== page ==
Bulletin of the American Physical Society
APS March Meeting 2018
Monday–Friday, March 5–9, 2018; Los Angeles, California
Session L32: Physics That Changed the World
11:15 AM–2:15 PM,
Wednesday, March 7, 2018
LACC Room: 408A
Sponsoring Unit: FIAP
Chair: Eli Yablonovitch, Univ of California - Berkeley
Abstract: L32.00004 : The Magnetic Hard Disk Drive - How Information is Stored in the Cloud
1:03 PM–1:39 PM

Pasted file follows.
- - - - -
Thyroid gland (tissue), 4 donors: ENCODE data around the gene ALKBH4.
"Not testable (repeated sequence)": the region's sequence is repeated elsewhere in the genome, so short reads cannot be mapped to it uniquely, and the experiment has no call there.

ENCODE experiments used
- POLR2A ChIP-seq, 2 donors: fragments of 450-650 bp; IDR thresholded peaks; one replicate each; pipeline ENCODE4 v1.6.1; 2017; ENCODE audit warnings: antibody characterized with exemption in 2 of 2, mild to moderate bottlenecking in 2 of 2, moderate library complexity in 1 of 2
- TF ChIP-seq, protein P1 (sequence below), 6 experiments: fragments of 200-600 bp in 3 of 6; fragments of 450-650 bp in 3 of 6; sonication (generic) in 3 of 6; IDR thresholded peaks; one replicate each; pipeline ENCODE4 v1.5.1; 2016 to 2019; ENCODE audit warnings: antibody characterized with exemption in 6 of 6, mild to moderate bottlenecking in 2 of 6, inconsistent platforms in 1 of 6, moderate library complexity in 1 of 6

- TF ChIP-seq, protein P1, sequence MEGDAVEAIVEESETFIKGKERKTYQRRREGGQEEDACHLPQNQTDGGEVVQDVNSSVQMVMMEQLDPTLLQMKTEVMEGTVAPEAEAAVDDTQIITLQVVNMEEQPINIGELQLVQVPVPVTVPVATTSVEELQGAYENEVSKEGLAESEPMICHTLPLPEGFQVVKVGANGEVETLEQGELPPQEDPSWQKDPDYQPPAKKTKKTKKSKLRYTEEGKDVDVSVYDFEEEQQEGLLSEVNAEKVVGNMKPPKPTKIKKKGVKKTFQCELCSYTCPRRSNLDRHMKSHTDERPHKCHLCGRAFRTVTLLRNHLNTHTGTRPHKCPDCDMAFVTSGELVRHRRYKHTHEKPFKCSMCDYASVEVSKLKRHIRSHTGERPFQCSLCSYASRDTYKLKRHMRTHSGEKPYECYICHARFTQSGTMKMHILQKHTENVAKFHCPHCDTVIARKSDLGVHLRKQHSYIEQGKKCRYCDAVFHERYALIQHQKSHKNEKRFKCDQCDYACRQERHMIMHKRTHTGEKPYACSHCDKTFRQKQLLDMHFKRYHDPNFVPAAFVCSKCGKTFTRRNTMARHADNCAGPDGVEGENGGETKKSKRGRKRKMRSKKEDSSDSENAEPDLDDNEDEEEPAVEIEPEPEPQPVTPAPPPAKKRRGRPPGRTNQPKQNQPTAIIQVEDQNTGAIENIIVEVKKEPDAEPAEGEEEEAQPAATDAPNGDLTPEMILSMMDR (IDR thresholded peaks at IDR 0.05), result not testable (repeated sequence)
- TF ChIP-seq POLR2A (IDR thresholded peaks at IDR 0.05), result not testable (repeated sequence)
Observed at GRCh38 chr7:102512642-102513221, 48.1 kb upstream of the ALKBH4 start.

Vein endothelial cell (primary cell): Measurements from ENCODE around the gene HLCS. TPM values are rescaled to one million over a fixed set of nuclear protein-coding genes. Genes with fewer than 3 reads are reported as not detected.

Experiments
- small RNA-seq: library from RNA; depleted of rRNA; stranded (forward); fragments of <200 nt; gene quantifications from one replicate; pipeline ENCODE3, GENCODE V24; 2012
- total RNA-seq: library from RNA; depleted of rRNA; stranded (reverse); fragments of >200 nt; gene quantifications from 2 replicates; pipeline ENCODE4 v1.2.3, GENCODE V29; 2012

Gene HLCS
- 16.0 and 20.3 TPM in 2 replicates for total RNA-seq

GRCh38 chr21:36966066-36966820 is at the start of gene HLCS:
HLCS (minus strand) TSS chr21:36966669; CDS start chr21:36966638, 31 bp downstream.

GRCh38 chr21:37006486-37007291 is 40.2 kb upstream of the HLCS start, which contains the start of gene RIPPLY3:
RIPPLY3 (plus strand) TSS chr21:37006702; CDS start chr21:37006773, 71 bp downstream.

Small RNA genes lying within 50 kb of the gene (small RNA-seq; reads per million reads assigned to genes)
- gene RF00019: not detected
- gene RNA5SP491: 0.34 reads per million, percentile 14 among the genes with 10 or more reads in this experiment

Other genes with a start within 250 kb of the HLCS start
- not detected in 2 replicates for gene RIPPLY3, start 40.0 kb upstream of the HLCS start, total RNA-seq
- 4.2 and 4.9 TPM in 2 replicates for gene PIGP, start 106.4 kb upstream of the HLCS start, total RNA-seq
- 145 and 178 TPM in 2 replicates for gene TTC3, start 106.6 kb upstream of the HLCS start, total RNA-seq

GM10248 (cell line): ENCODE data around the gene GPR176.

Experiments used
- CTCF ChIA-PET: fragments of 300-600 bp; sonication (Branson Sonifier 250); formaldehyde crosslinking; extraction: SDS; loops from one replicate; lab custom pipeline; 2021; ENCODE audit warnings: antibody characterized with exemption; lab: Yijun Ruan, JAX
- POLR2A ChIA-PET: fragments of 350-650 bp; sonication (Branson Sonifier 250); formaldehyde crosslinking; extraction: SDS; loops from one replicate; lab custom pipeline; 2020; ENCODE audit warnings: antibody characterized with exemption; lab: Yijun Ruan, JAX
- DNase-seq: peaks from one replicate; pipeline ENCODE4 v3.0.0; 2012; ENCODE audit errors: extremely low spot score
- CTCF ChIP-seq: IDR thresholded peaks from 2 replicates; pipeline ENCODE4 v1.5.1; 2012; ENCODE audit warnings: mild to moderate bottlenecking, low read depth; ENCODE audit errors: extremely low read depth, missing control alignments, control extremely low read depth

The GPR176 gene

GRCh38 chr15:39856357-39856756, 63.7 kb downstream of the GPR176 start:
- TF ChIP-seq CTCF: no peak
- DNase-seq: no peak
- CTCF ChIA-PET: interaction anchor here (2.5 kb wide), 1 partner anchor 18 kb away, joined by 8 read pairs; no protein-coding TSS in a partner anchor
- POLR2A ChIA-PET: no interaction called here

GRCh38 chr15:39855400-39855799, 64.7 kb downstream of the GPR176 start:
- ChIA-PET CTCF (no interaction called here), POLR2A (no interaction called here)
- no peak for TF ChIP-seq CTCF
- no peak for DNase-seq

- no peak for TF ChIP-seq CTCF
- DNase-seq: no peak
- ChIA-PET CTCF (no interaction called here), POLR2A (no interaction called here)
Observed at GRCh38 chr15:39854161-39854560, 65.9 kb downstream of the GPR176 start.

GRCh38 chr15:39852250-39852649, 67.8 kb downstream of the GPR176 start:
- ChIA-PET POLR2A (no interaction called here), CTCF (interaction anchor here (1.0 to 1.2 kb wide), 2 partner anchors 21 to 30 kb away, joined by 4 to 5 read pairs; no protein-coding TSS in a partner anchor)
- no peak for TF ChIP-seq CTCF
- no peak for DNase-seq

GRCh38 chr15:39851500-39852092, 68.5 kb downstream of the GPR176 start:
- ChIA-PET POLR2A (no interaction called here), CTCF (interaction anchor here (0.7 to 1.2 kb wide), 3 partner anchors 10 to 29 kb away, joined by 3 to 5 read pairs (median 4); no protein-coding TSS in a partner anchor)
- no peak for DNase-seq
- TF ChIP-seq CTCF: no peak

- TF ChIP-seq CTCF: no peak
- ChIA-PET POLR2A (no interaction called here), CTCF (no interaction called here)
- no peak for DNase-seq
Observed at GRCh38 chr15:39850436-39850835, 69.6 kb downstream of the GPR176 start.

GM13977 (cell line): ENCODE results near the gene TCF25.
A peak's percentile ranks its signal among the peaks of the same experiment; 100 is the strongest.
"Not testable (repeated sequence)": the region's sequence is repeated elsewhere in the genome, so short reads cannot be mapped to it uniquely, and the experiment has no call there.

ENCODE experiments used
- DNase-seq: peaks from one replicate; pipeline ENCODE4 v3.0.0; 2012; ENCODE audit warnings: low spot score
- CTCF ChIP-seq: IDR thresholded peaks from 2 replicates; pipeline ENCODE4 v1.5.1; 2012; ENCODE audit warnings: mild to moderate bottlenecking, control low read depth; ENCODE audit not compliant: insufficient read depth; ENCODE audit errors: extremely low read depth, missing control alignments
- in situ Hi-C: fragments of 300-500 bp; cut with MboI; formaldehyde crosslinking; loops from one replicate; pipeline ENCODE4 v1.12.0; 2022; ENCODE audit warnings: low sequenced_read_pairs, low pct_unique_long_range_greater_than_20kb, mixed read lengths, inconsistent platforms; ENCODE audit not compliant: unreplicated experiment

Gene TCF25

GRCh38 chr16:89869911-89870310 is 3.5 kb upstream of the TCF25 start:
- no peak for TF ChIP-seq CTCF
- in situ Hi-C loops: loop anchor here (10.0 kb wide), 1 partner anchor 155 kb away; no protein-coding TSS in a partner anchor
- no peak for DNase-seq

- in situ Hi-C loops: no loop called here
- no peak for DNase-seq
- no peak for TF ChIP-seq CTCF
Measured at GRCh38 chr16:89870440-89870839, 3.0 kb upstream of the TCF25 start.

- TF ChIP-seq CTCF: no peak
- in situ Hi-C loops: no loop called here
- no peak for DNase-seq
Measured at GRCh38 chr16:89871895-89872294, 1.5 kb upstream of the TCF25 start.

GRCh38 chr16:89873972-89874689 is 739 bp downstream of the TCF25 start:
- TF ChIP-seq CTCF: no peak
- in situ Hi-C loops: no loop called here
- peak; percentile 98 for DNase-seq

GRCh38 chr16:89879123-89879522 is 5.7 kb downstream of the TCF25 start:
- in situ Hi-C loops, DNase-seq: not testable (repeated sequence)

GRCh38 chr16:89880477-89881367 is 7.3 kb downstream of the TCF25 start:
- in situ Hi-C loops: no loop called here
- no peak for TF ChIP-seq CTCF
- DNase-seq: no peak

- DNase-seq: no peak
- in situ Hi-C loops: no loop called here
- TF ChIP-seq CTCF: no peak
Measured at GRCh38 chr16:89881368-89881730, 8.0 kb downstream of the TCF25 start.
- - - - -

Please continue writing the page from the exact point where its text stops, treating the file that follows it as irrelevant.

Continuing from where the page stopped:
More than 70 percent of the world's information is stored in Hard Disk Drives (HDDs) and this is expected to continue to be true over the next decade despite competition from NAND flash memory. HDDs have the attributes of extremely high capacity at low cost (10x lower than NAND), high data rate (GHz), non-volatility, and reasonable access time (ms). The bit areal density growth of HDDs has often exceeded Moore's Law over the last 60 years resulting in more than a 200 million fold increase. A survey of the various technologies used in HDDs reveals a nanotechnology "playground" for physicists that exists today. For example: 6 nm diameter magnetic grains covered by 2 nm of diamond-like carbon and 1 nm of specially crafted lubricant, bit pitch of 10 nm, sub-25 nm wide magneto-resistive sensors with 1nm tunneling gap (the basic physics of which resulted in the 2007 Nobel Prize), airfoils than maintain a sub-2 nm gap between the head and disk while flying at up to 100 mph under a variety of environmental conditions, and mechanical actuators than can move the head to a desired position on the disk with sub-nanometer precision in only a few milliseconds. In this talk I will describe the physical limits of HDD technology and some ways the industry is pushing these limits further, such as hermetically-sealed helium HDDs and by using near-field energy sources such as plasmonic antennas and spin-torque oscillators.
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